Despite many distractions, the music of Sajeev touched a chord.
It was a different atmosphere at the concert of C. S. Sajeev at Sri Kanchi Mahaswamy Ananda Mantapam, Adyar. There were nine people on stage -- two mridangam artists, two disciples (?) sitting behind the vocalist, two others behind the violinist, and another person behind the mridangam artists.
The audience just walked in casually, greeted each other, exchanged pleasantries, and gesticulated to friends across the hall and also to those on the dais. The sound of the generator could be heard in the background. The mridangam volume was too high, so much so, the sahitya was undecipherable most of the time unless you knew the kriti, and the violin notes were completed drowned.
Notwithstanding all this, Sajeev began earnestly with ‘Chalamela,’ the padavarnam in Nattakurinji, sans the sahitya for charana swaras. This was followed by ‘Maha Ganapathim’ in Nattai with a several rounds of brisk kalpanaswaras and Swati Tirunal’s ‘Jaya Jaya Padmanabhanujesa’ in Manirangu.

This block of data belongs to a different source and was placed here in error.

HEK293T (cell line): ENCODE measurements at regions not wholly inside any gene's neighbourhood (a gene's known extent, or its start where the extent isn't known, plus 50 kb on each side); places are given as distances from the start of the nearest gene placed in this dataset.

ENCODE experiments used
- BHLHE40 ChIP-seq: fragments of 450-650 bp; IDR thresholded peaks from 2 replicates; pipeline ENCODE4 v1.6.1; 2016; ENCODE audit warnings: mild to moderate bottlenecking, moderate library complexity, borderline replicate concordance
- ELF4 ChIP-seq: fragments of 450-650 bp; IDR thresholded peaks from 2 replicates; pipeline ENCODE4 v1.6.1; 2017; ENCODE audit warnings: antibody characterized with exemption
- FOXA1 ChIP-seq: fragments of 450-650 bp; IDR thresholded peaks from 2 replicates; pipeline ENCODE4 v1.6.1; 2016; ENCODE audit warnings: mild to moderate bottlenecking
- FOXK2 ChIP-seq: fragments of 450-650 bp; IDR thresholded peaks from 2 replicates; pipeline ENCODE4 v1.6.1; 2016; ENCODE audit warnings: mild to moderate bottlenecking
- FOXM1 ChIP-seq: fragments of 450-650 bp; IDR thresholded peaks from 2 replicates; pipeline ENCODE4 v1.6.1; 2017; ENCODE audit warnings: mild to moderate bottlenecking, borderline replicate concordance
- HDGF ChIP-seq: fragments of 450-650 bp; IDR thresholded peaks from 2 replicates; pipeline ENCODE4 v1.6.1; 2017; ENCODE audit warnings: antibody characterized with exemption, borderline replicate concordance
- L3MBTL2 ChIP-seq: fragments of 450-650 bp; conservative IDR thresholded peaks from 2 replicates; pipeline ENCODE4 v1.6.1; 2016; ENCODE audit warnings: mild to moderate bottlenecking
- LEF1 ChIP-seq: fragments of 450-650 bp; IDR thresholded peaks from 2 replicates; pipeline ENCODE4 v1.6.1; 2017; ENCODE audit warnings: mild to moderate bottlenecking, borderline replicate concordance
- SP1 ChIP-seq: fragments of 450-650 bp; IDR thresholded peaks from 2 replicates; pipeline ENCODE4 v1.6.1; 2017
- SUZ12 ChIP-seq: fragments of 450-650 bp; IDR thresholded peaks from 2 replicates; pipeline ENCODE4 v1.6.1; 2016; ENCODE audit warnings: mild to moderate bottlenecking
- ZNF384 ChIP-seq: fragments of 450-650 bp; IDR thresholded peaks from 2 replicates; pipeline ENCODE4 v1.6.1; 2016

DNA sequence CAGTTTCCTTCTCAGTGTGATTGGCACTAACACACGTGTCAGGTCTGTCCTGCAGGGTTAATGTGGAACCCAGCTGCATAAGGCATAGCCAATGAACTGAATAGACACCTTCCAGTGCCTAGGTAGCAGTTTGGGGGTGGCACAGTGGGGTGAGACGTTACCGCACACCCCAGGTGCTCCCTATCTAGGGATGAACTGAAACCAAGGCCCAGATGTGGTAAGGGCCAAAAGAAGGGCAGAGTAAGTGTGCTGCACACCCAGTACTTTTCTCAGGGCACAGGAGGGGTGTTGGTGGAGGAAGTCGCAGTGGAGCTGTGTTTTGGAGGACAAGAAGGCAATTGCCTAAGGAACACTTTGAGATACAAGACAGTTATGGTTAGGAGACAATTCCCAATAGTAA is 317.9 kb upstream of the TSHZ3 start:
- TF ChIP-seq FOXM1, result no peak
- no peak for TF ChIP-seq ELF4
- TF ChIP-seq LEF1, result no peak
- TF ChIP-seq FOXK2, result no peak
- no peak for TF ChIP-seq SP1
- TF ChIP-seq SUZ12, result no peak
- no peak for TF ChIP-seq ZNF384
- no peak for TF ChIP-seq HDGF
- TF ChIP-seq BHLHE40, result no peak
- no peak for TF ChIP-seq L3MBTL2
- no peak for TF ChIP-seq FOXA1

The alapana of Anandabhairavi was presented in the tempo that’s suited for that raga. The hitherto inaudible violin of M. Chandrasekharan, the senior artist, could be heard only during his versions of the raga alapana, which were pure.
Dikshitar’s ‘Tyagaraja Yoga Vaibhavam’ was presented well. A fast paced ‘Bantu Riti Kolu’ in Hamsanadam, and ‘Rama Bhakti’ in Suddha Bangala with a short essay of the raga and kalpanaswaras, came in quick succession. A well structured Pantuvarali alapana was followed by ‘Sarame Gani’ with a few avartanams of kalpanaswara.
The main raga Khambodi was elaborate, presented in an unhurried fashion without any gimmick. ‘O Rangasayee’ was rendered flawlessly, with the only niraval of the whole concert at ‘Bhuloka Vaikuntam’; the kalpanaswaras were devoid of the much rehearsed theermanam.
Guruvayoor Dorai (mridangam) tried to give different arudis every time. The thani was a noisy affair, with both the mridangam artists, Dorai and Uzhavur K. Babu, playing with matching vigour. The tail-end pieces included ‘Alarsara Paritapam’ in Suratti and ‘Om Namo Narayana’ in Karnaranjani.